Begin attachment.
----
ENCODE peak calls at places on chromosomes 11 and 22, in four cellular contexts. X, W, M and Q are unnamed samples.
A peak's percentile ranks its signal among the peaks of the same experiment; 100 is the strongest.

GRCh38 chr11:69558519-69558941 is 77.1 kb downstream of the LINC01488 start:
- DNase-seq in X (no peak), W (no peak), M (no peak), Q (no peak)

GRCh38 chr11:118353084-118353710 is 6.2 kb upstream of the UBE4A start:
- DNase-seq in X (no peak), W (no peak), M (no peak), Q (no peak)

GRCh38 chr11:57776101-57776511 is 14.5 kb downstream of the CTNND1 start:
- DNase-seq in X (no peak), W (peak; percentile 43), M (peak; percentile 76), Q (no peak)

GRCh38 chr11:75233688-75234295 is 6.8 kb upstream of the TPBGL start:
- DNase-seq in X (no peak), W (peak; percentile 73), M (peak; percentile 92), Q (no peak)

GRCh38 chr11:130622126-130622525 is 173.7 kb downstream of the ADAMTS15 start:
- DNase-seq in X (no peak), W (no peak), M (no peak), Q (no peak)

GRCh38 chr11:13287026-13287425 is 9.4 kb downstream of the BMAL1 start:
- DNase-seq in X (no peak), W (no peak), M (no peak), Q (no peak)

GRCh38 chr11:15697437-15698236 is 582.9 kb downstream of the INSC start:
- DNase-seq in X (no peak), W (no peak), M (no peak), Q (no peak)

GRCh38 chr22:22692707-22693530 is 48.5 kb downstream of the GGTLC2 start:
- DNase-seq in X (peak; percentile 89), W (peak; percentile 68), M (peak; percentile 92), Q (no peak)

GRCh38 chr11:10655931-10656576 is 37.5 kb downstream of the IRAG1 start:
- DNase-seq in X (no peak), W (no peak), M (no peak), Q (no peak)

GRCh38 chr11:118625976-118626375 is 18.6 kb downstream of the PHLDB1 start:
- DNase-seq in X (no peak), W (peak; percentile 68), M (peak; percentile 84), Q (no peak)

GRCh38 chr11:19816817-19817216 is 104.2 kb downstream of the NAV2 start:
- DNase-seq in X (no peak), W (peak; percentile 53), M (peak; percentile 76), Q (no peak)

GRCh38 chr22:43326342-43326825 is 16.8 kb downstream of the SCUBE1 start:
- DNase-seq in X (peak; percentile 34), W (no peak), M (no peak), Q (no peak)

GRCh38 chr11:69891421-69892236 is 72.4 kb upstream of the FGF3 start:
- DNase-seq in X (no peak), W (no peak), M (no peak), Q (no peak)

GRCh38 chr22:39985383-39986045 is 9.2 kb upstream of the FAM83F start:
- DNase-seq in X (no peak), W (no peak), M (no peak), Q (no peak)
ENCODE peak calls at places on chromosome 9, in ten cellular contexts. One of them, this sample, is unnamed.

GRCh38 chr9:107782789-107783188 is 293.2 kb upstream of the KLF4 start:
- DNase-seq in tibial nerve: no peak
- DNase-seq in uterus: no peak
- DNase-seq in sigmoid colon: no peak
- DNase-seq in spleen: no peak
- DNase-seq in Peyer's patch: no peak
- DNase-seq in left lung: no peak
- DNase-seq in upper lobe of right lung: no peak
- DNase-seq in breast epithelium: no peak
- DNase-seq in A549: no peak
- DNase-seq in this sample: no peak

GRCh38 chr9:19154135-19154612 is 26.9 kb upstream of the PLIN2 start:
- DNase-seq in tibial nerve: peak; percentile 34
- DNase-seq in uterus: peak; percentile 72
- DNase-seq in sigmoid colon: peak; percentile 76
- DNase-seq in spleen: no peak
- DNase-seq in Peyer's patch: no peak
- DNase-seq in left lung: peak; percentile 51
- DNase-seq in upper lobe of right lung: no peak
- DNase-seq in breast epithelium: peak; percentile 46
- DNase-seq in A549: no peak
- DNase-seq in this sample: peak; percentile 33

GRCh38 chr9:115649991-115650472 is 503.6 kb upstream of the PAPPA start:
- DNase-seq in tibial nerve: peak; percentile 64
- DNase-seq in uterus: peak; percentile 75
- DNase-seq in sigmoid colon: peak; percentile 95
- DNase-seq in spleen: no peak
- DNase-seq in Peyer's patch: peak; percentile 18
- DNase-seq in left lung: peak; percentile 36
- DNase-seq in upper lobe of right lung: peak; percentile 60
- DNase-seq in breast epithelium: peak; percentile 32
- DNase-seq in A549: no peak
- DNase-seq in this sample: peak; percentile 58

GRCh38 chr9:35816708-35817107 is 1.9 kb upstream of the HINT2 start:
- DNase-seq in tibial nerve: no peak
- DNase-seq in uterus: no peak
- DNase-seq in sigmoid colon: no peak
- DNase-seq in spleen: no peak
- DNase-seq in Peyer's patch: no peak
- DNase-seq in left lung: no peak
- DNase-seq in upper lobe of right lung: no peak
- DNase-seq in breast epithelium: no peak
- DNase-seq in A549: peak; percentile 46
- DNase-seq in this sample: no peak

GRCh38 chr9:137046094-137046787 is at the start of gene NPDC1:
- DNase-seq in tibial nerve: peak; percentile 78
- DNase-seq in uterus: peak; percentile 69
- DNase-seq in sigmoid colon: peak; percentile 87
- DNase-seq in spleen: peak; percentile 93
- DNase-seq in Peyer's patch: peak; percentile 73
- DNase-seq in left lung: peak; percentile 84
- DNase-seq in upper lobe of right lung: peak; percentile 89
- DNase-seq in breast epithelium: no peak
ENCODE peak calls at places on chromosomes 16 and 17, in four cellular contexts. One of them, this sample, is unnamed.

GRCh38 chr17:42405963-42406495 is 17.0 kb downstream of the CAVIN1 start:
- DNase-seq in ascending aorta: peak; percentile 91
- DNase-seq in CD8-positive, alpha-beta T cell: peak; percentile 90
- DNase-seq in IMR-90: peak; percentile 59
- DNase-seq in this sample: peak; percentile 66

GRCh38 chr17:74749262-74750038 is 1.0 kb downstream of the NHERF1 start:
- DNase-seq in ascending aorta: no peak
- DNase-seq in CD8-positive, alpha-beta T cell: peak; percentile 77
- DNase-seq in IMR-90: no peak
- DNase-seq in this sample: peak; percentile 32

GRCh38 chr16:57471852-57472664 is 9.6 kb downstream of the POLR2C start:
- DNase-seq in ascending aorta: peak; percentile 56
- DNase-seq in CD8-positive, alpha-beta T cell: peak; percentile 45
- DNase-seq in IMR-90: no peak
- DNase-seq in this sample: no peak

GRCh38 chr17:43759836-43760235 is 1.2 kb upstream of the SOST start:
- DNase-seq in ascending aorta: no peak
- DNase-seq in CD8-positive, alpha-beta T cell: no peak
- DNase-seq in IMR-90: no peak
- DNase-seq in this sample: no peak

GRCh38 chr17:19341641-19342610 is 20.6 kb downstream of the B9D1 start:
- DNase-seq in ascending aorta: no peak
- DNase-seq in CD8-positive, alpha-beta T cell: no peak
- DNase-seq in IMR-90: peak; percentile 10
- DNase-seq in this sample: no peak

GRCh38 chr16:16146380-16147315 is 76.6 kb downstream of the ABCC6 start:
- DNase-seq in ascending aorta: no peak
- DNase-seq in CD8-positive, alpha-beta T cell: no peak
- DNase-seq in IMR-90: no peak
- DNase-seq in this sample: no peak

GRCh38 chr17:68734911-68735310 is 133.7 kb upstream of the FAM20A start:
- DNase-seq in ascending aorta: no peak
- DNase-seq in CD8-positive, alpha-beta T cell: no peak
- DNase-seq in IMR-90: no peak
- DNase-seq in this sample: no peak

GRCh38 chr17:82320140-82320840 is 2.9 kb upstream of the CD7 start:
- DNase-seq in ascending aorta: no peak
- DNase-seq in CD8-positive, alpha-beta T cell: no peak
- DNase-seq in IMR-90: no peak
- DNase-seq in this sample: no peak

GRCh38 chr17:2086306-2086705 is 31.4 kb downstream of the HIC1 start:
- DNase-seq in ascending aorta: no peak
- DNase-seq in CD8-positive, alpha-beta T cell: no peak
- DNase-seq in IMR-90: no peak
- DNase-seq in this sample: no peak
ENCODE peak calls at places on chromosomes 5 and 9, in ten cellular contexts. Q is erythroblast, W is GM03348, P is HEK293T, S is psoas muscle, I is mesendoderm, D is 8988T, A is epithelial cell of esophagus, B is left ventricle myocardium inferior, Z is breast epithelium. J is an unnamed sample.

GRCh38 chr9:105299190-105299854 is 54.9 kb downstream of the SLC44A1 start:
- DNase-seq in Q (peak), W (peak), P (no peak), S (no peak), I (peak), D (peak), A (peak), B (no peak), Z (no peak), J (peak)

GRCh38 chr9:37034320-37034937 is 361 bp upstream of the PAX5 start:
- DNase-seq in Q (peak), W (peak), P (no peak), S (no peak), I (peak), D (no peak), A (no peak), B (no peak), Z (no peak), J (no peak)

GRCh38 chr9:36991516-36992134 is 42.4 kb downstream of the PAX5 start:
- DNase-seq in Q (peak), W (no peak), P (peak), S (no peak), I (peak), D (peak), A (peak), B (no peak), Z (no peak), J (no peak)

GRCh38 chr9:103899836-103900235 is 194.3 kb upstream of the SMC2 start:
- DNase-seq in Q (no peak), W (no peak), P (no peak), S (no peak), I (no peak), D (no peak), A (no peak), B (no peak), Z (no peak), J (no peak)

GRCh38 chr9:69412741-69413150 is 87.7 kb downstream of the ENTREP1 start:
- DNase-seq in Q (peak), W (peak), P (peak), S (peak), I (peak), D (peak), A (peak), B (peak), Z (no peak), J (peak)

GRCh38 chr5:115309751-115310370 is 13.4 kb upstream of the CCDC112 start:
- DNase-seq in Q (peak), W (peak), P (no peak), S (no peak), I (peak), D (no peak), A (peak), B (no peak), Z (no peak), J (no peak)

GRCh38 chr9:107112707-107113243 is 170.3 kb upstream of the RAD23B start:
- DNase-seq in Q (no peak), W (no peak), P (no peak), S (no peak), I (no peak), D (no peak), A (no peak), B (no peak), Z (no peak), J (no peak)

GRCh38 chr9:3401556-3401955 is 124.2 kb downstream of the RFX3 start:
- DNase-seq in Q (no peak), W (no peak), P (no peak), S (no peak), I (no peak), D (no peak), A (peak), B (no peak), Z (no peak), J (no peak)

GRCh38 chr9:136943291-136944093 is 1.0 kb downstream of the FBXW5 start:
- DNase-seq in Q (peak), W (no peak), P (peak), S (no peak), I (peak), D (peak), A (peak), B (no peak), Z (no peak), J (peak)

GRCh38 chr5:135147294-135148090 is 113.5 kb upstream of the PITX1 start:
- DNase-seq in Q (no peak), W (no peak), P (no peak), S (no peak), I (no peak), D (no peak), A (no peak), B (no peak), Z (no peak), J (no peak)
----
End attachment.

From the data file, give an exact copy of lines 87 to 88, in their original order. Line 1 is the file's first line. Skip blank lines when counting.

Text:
- DNase-seq in ascending aorta: peak; percentile 91
- DNase-seq in CD8-positive, alpha-beta T cell: peak; percentile 90